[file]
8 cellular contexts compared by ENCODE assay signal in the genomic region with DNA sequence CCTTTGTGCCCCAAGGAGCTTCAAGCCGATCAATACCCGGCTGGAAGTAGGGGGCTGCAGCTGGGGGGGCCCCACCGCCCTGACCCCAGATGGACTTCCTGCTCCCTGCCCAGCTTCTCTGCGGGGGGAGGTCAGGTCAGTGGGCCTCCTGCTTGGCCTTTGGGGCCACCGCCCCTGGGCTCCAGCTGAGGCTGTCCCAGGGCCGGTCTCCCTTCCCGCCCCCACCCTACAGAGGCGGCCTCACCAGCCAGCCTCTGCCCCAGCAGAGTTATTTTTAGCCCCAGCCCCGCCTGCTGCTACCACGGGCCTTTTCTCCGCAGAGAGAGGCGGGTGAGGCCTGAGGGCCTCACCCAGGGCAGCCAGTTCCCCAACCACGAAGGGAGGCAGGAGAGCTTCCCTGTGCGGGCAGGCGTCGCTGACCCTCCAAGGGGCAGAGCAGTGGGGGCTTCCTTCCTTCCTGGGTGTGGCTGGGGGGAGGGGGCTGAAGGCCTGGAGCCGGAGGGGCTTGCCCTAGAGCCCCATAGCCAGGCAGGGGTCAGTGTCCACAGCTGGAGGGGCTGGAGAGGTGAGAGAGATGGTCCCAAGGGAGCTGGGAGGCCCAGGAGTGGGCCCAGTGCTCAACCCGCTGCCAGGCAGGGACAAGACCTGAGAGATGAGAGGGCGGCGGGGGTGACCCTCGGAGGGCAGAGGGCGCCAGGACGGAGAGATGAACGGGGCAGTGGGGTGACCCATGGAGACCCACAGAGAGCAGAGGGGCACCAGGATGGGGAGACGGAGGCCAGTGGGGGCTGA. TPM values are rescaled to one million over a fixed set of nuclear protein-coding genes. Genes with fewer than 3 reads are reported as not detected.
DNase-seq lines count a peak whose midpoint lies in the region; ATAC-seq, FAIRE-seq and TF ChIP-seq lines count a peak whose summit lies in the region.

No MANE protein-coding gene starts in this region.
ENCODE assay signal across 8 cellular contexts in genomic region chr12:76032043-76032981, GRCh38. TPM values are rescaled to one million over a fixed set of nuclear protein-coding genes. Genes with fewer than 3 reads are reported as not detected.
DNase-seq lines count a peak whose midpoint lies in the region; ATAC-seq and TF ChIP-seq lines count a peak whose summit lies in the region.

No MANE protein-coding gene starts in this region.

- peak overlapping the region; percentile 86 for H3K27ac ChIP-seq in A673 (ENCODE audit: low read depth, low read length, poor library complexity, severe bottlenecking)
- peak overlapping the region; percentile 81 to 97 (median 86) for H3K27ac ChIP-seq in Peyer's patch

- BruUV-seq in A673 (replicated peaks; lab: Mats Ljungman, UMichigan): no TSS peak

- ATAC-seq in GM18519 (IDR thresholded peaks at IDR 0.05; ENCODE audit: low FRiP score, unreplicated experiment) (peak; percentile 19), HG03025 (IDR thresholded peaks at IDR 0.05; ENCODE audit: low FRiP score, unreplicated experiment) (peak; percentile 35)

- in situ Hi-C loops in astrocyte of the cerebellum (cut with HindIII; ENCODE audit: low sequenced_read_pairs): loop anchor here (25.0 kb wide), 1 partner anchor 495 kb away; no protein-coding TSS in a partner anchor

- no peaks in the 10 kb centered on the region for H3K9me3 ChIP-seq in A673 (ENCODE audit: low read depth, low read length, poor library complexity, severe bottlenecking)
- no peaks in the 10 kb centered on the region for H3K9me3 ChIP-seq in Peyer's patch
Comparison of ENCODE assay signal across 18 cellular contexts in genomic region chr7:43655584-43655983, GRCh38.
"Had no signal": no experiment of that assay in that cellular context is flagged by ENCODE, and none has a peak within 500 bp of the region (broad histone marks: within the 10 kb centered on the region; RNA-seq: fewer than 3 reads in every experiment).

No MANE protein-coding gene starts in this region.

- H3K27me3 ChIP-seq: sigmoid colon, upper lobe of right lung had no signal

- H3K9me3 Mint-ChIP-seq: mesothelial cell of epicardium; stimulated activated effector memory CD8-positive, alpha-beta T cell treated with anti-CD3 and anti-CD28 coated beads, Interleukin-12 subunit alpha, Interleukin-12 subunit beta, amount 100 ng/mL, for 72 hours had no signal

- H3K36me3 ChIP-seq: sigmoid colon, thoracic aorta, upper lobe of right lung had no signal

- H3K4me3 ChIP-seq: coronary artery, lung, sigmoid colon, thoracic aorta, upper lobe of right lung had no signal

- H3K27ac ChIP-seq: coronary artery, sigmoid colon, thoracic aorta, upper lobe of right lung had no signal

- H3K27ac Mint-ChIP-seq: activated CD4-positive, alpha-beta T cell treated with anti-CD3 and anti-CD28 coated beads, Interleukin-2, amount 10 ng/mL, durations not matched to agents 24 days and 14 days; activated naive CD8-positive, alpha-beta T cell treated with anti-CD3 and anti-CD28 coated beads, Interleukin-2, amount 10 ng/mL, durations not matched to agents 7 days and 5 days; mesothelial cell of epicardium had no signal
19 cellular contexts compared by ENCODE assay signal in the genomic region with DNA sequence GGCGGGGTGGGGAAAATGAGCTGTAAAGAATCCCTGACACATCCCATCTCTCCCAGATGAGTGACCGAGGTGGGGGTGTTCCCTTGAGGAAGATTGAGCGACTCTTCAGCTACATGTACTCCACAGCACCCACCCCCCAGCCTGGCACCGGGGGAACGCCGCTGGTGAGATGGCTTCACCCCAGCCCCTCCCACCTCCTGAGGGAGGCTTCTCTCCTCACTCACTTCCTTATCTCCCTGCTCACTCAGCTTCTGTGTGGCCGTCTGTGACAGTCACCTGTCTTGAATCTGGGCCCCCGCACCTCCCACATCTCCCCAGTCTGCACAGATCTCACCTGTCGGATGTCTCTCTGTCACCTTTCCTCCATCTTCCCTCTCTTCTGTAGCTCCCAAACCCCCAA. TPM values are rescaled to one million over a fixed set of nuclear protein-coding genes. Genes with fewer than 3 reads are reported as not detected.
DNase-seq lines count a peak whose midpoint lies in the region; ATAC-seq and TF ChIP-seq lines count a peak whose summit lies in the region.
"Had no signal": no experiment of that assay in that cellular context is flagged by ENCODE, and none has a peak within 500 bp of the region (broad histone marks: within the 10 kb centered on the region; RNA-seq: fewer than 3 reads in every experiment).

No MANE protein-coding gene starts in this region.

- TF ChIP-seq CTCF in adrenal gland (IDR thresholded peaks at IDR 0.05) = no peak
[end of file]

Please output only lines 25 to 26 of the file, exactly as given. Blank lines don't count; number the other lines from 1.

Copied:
"Had no signal": no experiment of that assay in that cellular context is flagged by ENCODE, and none has a peak within 500 bp of the region (broad histone marks: within the 10 kb centered on the region; RNA-seq: fewer than 3 reads in every experiment).

No MANE protein-coding gene starts in this region.